Account details of more than 250,000 people who used a site for sex workers in the Netherlands have been stolen in a hack attack.
Email addresses, user names and passwords were stolen from a site called Hookers.nl.
The attacker is believed to have exploited a bug in its chat room software found last month. Reports suggest the malicious hacker who took the data has offered it for sale on a dark web marketplace.
The website's media spokesman Tom Lobermann told Dutch broadcaster NOS that the site had informed everyone who had an account about the breach. The message sent by the site's administrators also advised people to change their passwords.
Hookers.nl used a popular program for hosting online forums and discussions called vBulletin. In late September, security researchers identified a vulnerability in the program that could be exploited to steal data. VBulletin quickly produced a
patch for the bug but several sites were breached before they could deploy and install the protection.
Sex work has been legal, but regulated by the Tunisian government since the 19th century. The current laws governing legal sex work were put in place when the country was under French colonial rule in the 1940s, and continued to apply after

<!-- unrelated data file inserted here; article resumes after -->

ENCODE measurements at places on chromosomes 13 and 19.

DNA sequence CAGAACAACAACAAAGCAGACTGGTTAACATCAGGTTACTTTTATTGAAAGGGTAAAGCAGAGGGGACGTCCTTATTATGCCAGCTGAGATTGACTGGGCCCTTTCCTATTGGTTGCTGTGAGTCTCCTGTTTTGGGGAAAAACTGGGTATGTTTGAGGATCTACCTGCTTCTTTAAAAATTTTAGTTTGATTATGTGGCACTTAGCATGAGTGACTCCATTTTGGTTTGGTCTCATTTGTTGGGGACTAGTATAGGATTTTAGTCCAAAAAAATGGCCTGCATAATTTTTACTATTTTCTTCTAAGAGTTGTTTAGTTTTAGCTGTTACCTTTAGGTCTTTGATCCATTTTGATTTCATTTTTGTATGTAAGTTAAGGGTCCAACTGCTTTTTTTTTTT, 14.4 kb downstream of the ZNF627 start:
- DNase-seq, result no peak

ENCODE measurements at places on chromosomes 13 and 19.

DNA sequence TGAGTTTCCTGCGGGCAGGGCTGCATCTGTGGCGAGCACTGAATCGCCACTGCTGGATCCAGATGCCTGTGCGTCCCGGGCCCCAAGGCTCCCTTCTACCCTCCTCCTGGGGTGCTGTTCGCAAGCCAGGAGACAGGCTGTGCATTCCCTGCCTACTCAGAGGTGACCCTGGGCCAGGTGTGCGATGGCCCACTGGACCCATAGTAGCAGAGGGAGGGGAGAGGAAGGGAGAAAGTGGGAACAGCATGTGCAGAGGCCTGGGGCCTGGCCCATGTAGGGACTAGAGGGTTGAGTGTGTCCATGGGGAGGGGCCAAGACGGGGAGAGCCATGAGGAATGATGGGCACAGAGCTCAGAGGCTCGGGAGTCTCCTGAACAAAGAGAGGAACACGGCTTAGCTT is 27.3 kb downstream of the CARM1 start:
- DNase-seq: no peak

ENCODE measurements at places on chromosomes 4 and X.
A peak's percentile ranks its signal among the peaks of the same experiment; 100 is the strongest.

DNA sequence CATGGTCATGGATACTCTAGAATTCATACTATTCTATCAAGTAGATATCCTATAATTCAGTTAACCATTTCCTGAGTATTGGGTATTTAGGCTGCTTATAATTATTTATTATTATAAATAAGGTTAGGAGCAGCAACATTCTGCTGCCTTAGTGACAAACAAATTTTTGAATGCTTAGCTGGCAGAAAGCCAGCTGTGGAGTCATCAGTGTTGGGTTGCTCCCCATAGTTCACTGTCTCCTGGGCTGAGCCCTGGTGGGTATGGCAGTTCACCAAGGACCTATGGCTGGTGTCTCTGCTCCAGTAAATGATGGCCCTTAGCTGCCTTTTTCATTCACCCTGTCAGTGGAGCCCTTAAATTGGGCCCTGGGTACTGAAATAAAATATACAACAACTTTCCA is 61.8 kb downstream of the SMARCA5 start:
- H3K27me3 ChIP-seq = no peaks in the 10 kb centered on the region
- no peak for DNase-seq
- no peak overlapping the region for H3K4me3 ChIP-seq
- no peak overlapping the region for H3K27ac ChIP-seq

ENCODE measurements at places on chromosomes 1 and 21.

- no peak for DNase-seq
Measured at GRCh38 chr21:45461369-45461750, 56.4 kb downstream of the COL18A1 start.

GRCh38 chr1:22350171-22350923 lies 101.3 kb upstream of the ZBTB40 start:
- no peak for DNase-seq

independence from France.
But after the 'Jasmine Revolution' in 2010 things have gone down hill. Religious groups and women's rights activists have forced most of the government run brothels to close, leaving only a few legal sex workers remaining in the entire country,
according to a new report by the BBC chronicling the plight of Tunisia's last remaining legal sex workers.
Prior to the 2010 uprising, there were an estimated 300 legal sex workers spread among brothels in a dozen cities in the country. By 2014, that number had been reduced by more than half, to about 120. And today, according to the BBC report,
only a dozen remain, in legal brothels in just two cities, the capital city of Tunis, and Sfax.
Even for the remaining legal sex workers, the threat of religious condemnation has driven away clients, making it much more difficult to earn a living in the legal sex work business.